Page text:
Overproduction woe as demand for foals drops
Foal crops grew significantly in Britain and Ireland in 2016
PICTURE: Edward Whitaker (racingpost.com/photos) Overproduction woe as demand for foals drops By Martin Stevens 9:41AM 29 NOV 2016
THIS autumn's Flat yearling sales, at which around 1,000 lots were recorded as unsold, illustrated that increases in the Irish and British 2015 foal crops of ten and seven per cent respectively were unwarranted.
The stagnation in demand – the number of lots sold increased year-on-year by only 45 despite 321 more yearlings on the market – has evidently had a knock-on effect to foal trade this winter, with traders who had their fingers burned wary of reinvesting in crops that expanded by five per cent in Ireland and three per cent again this year.
This month 3,077 foals, Flat and National Hunt-breds, have come under the hammer at Goffs and Tattersalls venues in Newmarket and Fairyhouse. Some 2,191 of those changed hands for a clearance rate of 71 per cent.
Last year the figures stood at 3,094 offered and 2,310 sold at a clip of 75 per cent. So only 17 fewer foals have been offered in 2016 than in the preceding year, but the number purchased has dropped by 119.
Results from the foal sales are unlikely to tell the whole story of the effects of overproduction as, despite the foal crop having grown this year, the number who have been taken to market has dropped as sales houses moved to protect figures by restricting catalogue sizes.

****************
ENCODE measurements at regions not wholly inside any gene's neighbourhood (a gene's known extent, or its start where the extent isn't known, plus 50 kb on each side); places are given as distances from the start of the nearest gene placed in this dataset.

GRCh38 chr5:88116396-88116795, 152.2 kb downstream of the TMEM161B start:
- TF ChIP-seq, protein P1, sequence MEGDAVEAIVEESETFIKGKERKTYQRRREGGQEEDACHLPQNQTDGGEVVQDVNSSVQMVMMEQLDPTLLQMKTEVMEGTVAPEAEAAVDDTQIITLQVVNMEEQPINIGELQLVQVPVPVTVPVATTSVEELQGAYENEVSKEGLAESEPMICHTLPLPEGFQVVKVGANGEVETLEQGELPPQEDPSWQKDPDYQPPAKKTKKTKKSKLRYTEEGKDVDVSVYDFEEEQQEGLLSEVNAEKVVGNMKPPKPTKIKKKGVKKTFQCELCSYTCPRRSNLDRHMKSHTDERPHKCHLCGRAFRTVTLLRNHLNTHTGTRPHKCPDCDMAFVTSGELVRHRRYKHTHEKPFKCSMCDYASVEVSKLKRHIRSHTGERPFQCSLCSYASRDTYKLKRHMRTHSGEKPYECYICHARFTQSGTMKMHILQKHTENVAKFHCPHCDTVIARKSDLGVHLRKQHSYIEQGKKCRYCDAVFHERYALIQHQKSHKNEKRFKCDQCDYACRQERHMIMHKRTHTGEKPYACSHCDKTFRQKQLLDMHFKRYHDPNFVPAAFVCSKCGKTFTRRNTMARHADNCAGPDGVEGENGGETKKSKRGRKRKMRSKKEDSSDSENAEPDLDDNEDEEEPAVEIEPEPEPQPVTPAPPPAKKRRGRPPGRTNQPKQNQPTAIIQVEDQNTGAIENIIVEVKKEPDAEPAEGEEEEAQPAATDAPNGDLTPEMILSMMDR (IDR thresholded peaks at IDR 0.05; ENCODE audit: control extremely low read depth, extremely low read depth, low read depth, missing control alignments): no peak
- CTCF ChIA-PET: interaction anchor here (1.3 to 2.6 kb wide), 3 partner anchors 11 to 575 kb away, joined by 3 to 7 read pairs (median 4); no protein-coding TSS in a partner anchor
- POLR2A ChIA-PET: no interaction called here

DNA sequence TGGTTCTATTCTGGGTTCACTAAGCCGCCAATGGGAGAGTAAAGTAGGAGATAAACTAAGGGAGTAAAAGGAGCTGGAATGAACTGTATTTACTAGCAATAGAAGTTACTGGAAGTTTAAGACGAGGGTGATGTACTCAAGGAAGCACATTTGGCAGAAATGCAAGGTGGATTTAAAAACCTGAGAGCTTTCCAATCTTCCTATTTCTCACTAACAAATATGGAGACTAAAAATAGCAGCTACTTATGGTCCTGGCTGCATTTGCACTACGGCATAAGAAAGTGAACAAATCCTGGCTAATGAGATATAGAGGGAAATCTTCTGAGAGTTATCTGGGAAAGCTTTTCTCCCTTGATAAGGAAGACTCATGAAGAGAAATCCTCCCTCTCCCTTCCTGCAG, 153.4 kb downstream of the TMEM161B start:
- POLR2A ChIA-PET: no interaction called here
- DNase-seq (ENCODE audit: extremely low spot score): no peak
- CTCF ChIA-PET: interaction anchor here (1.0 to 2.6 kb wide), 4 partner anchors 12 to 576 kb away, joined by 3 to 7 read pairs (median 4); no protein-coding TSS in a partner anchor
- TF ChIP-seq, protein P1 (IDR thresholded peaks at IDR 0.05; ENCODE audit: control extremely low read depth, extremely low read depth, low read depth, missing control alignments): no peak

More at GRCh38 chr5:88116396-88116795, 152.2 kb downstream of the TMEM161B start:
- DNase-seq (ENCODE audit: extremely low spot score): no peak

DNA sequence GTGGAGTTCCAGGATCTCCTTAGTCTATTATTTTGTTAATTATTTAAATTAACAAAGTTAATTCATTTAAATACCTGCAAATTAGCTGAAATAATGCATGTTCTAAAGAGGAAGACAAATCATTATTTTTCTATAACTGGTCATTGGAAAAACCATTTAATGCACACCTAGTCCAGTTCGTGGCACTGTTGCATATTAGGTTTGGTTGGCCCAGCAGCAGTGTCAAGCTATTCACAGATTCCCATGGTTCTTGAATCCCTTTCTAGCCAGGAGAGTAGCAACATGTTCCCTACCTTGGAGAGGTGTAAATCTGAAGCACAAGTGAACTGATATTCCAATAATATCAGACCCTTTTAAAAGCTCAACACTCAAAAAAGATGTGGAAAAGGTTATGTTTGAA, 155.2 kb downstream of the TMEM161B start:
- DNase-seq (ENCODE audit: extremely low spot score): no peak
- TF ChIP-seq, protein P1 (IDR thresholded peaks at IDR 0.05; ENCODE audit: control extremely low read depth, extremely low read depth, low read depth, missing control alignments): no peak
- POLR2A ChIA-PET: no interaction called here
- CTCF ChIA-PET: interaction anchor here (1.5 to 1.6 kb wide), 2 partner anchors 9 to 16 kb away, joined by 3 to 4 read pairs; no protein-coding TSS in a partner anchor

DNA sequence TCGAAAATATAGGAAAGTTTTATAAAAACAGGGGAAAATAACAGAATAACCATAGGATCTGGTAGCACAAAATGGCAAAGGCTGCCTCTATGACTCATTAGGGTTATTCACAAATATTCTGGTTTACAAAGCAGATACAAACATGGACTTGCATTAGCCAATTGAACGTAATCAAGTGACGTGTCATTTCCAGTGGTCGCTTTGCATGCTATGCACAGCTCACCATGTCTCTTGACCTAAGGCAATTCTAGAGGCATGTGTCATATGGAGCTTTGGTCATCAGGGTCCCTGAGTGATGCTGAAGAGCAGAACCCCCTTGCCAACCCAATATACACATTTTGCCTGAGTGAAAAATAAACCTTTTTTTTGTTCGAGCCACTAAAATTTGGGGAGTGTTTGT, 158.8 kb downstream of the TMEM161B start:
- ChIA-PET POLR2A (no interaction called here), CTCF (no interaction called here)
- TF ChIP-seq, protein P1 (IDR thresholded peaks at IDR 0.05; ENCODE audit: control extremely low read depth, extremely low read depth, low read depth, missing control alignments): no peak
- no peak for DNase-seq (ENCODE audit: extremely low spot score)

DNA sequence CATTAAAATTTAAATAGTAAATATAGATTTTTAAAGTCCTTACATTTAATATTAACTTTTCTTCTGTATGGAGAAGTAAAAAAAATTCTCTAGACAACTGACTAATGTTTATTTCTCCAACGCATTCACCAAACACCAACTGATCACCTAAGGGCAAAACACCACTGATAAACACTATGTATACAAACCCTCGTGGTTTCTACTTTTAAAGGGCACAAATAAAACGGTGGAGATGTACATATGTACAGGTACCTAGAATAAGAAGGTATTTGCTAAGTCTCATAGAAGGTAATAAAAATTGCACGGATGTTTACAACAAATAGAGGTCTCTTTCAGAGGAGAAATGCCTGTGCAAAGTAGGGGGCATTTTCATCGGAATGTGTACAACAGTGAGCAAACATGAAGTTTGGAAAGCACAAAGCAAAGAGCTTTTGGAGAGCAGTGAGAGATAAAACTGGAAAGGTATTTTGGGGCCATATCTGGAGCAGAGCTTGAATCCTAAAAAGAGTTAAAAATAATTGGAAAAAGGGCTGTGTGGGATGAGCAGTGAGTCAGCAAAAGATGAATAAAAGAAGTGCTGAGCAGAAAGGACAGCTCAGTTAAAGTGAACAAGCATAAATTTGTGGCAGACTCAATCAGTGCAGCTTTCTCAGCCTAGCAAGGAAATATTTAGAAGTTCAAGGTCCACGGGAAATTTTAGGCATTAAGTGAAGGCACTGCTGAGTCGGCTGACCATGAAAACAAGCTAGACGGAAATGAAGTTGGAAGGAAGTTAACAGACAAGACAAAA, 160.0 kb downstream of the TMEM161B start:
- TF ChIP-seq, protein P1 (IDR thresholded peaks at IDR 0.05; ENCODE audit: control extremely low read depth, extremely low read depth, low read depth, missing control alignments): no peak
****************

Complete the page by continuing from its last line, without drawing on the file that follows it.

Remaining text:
Tattersalls actually managed to improve the clearance rate to 77 per cent from 74 per cent at this week's December Foal Sale by accepting 141 fewer lots.
But Tattersalls Ireland hosted a new Flat foal sale earlier in the month, likely hosting some of the horses who had been turned down for Newmarket, and at that only 60 per cent of the 112 on offer found buyers.
Goffs held numbers at its November Foal Sale and, almost inevitably, the clearance rate suffered with only 694 lots out of 1,041 on offer sold for a clearance rate of 67 per cent, down from 77 per cent in 2015.
Goffs chief executive Henry Beeby said after the sale there will need to be "mature reflection" on the issue of overproduction this winter.
It was not all bad news at the foal sales if you had a lot by the right sire, of course. Reliable crowd-pleaser Dark Angel had 24 sell from 30 offered at Tattersalls this week for an average of 96,583gns, while another commercial standing dish, Kodiac, had 20 out of 24 sell for a 91,550gns average.
Tamayuz was one of the less ‘obvious' sires who compiled a good set of results in Newmarket, with five out of six sold for an average of 57,600gns for prices ranging between 20,000gns and 85,000gns. Not bad for a crop conceived off a €15,000 fee.
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